From post-modern fantasy to Bauhaus brilliance, don't miss this week's offering of sumptuous abodes from the Barcelona architecture collective
In the Peruvian capital of Lima, in a residential upper-class area, stands a building that boasts the perfect combination of exquisite geometry and 1980s style. Built by American architectural firm Arquitectonica between 1983 and 1985, the Mulder House's playful aesthetic belies a very smart planification, composed of two main axes that divide the space.
This sculptural piece of architecture by Simon Ungers and Tom Kinslow is more than a just big 'T' in the middle of a forest. Commissioned by writer Lawrence Marcelle in the early 90s, the prefab structure contains both a house and a huge library, specially created to hold Marcelle's collection of 10,000 books. Its sublime panoramic views and exceptional location – a mere three-hour drive from New York city – make T House a magical place to read and think.
Casa Vergara, Jose Andrés Vallejo
In his creation of this domed residence in Colombia in 2011, architect Jose Andrés Vallejo employed the superadobe system – a sustainable construction technology developed by Iranian-born American architect Nader Khalili – breathing avant-garde life into ancient techniques. Earth or concrete, tubular bags and barbed wire are the three key building elements of the superadobe, reducing the impact on the environment and allowing for the creation of more flexible and organic architectural structures.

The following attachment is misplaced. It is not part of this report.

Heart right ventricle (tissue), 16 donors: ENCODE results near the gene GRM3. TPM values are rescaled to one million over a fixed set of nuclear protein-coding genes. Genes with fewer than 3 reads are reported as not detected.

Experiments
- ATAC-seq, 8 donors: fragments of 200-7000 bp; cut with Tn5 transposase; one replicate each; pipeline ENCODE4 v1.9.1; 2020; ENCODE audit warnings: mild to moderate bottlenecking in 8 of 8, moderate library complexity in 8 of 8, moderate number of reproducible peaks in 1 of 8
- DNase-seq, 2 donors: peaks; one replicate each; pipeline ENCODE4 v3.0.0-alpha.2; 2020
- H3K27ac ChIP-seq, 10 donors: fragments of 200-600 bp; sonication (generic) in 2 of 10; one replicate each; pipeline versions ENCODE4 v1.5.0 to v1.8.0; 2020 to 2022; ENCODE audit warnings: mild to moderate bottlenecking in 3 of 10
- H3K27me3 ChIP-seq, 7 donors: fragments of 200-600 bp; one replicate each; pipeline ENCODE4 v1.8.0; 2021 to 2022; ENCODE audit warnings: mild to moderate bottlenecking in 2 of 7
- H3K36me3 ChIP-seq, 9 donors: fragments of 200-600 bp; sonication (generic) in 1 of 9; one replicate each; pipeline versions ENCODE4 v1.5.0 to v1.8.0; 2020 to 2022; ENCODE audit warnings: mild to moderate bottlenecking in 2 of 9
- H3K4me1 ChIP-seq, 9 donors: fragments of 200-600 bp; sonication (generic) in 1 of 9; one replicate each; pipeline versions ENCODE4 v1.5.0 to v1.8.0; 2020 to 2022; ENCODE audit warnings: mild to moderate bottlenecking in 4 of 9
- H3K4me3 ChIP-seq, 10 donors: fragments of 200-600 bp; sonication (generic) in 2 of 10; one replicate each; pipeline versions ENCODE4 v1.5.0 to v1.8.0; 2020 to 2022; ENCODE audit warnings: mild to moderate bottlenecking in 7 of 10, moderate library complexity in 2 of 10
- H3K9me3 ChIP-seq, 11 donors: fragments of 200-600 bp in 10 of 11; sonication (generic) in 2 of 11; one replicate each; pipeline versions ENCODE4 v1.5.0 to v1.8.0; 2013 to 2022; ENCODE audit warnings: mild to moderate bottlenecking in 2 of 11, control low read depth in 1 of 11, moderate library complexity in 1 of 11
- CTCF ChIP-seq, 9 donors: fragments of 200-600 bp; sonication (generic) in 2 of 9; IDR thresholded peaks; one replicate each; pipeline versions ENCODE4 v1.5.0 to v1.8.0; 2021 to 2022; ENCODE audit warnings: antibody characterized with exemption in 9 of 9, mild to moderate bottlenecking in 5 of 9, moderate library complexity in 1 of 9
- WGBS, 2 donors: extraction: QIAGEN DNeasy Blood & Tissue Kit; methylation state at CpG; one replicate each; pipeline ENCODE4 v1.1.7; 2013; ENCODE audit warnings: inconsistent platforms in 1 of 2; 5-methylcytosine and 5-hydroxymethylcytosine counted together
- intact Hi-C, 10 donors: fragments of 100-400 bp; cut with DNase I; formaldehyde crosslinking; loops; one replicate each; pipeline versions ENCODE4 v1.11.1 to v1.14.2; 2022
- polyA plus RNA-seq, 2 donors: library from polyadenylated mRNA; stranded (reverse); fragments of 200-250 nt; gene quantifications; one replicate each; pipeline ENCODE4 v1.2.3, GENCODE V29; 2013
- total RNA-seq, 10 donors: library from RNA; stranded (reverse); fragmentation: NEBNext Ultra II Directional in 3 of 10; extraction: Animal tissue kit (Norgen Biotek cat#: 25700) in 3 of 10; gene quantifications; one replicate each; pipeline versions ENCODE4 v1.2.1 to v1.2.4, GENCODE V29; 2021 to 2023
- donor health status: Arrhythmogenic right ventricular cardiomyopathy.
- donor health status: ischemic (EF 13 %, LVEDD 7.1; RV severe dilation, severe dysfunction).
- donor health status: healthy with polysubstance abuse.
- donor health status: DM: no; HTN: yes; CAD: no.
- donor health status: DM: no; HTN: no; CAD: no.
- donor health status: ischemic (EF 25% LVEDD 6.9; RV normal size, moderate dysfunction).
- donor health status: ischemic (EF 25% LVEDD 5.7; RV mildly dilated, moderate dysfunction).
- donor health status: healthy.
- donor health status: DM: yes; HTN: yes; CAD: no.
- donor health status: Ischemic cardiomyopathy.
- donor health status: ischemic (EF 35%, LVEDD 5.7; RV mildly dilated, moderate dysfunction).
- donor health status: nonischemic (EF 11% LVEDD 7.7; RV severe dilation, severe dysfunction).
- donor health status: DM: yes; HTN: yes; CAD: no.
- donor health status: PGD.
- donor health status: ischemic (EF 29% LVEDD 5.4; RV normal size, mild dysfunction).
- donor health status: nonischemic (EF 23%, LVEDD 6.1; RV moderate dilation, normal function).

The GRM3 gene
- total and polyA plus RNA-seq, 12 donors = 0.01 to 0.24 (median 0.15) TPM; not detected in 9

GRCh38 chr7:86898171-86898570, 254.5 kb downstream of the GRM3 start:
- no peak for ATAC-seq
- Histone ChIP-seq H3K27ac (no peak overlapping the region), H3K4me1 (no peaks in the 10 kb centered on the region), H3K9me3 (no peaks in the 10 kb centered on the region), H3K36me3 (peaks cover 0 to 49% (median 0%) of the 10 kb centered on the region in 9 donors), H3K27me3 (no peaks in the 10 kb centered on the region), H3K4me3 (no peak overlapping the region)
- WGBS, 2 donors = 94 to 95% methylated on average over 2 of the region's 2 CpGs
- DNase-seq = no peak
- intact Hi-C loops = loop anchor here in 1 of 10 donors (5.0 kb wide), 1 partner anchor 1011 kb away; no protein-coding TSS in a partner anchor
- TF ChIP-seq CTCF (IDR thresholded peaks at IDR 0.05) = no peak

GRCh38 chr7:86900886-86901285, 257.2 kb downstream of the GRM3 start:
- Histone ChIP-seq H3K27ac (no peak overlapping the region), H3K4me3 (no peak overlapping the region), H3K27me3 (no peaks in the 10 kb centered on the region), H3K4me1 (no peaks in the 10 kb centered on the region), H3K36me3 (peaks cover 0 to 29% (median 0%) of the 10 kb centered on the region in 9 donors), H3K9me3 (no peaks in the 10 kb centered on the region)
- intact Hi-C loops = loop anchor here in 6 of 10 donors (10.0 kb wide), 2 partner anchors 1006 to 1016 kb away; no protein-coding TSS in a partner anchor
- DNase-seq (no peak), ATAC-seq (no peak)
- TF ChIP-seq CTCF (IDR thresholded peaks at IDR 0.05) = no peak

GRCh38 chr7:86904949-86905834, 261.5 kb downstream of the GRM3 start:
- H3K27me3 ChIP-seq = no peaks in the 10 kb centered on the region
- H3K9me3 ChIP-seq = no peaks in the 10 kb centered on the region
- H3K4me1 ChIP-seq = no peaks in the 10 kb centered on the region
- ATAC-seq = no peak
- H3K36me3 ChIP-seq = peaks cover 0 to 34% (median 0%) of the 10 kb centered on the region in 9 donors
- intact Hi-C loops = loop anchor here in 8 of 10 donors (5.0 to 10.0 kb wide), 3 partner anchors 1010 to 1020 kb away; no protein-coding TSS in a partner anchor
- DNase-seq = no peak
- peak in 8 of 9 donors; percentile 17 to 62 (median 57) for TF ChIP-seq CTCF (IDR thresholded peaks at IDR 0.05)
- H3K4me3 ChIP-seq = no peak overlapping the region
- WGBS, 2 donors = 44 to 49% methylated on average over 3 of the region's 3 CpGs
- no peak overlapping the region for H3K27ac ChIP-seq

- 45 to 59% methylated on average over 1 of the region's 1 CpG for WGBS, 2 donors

This centenary house, renovated by the young design genius Guillermo Santoma, is an oneiric explosion of colour located next to the mountains of Barcelona. Full of love and singularity in every detail, the tempting design makes you feel like you're living in a timeless dream.
Hagerty House (1938) is one of the most iconic abodes in the world. Not just because of Walter Gropius and Marcel Breuer, the two great minds behind the project, but also because it was the first architectural commission Gropius undertook in the United States, becoming a key symbol of his work. Located close to Boston, this summer home for the Hagerty family saw the Bauhaus style given an American spin.